Visitor asks: Why no star rating for indies?

ScienceThrillers followers may have noticed that I give “indies” special treatment. I do not give these books star ratings, I list my indie reviews on a special page, and I often use a different reviewing format.

(What is an indie? Generally I define this as any book not published by one of the Big 6 publishing companies. These books are either self-published or released by small presses.)

Well, a shrewd and inquisitive follower of this blog asked why don’t I give star ratings for indies.

Unlike others, at ScienceThrillers.com I base my star rating on a curve. 5 stars doesn’t mean only that I enjoyed reading the book. In my system it means the book is in the top 10-15% of science thrillers I’ve ever read. Three stars is a good book that is about average for the genre (and therefore worth reading).

I’ll probably take heat for saying this, but in general indie (self-published and very small press) novels are not at the same quality level as traditionally published thrillers. Based on my reading experience, if I were to graph the quality of indies vs traditionally published books, I would get two bell curves (normal distributions):

x axis: subjective book quality; y axis: number of books. m1 group: indies; m2 group: traditionally published books.
Image Source: http://www.win-vector.com/blog/2009/12/statistics-to-english-translation-part-2b-calculating-significance/

As you can see, the curves overlap. That means the “quality” difference is not absolute.  There certainly are indie novels I’ve read which are better than some traditionally published books. But at the extremes–really, really bad and really, memorably good–I have to say the graph fits.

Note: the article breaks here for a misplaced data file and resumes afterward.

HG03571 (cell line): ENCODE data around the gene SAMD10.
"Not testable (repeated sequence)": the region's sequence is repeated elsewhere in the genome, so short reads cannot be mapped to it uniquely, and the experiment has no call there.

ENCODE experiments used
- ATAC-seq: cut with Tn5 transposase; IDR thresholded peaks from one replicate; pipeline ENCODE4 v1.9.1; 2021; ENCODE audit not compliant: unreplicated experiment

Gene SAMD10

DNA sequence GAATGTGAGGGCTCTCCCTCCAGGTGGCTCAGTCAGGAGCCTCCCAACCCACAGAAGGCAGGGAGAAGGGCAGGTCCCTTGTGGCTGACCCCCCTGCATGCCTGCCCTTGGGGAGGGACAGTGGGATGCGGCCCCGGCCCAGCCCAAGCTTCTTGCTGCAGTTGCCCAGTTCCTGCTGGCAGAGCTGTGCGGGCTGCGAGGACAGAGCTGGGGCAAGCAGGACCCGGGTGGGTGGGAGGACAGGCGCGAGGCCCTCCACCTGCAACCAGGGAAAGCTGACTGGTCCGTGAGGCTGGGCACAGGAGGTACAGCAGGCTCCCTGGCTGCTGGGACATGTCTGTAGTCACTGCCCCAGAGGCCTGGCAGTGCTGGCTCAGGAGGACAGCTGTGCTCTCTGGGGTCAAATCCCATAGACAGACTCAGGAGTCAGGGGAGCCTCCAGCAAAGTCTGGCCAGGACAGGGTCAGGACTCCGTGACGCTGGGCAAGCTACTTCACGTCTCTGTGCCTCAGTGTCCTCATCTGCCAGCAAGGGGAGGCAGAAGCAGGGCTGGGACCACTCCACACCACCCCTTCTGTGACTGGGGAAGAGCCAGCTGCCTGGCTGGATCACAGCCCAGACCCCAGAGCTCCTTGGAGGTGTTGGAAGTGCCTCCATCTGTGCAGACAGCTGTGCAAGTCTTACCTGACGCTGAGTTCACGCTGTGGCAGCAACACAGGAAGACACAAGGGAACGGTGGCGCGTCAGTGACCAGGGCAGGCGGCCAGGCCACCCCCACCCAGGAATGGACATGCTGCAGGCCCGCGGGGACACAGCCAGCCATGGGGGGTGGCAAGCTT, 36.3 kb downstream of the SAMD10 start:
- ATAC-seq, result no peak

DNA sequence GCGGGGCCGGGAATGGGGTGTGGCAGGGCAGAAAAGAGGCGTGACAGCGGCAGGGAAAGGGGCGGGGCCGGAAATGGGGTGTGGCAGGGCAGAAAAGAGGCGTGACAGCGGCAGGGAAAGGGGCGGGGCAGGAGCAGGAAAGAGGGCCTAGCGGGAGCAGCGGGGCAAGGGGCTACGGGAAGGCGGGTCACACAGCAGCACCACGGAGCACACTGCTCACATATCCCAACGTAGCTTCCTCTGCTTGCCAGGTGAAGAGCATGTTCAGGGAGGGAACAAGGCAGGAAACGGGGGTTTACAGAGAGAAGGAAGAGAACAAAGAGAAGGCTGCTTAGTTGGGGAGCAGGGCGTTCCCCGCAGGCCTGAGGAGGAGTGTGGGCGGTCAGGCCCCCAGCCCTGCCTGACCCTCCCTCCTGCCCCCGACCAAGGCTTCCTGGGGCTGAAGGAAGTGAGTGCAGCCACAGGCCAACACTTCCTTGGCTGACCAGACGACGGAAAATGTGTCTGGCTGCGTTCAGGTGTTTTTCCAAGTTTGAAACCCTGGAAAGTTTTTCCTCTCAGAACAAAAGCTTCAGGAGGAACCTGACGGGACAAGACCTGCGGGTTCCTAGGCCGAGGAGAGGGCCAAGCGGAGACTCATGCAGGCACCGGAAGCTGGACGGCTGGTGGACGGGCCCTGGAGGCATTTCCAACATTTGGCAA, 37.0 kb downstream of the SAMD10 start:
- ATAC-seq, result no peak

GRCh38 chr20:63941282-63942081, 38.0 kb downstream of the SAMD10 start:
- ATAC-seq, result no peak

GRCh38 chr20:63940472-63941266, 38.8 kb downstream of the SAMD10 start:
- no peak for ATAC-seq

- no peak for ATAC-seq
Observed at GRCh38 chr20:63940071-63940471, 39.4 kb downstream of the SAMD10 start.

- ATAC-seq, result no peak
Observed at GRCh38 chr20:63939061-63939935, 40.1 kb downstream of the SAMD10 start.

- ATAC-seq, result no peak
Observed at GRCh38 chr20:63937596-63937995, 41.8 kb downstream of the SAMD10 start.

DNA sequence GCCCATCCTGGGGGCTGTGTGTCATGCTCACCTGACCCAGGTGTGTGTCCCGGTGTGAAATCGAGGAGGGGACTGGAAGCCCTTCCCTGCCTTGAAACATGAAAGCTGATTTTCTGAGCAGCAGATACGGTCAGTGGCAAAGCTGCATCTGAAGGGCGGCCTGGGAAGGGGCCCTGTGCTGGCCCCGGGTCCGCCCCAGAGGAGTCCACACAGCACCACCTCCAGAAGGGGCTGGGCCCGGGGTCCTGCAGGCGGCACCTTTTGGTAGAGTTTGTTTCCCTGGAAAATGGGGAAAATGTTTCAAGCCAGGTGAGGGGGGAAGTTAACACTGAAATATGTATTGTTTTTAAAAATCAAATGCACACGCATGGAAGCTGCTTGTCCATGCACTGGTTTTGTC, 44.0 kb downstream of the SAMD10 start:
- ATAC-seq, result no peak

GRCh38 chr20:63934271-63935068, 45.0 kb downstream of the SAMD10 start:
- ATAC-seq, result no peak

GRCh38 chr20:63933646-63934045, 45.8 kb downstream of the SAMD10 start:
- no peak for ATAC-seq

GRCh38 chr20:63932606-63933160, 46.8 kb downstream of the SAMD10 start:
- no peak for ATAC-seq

So what does this have to do with my rating system? Well, mentally draw a vertical line down the center of this graph. This marks the location of the “average”, where half the books are better, half the books are worse. By my system, everything on the line or to the right would get 3, 4, or 5 stars; everything on the line or to the left would get 3, 2,  or 1 stars.

What would the indies get? Almost entirely 3 stars or lower, because the indie curve is almost entirely to the left of the average.

So why don’t I just hand out those one, two, and three star ratings to indie books?

Because most people browsing my website do not understand that the ratings at ScienceThrillers.com are curved. The zeitgeist of our time says 5 stars means “I loved it” and 2 stars is pretty close to saying it sucked. That is NOT what my ratings mean. To avoid misunderstanding about the meaning of my curved ratings, I choose a blanket policy of giving no rating at all to indies.

Ah, now you ask, why give 2 or 1 star ratings to traditionally published books but not indies?

The reason is because I have a heart. For an author there is a psychological difference between self-pub and trad pub. With trad pub, you have the affirmation of a big company saying “We like your book!” You know some readers and critics will pan your book, but perhaps you won’t be tortured or angered as much as an author who is seeking affirmation directly from readers. Giving one or two stars to a decent debut novel by a self-published author seems likely to cause unnecessary pain. I don’t need that in my karma–or my email inbox.

Plus, the snapshot of a two-star rating doesn’t do justice to many of the indies I read. These are good books, many worth reading for genre fans. In my lengthy written reviews I can highlight the features of a book that will guide the right readers to the books they might like.

I invite readers and authors to share their thoughts on my approach to rating.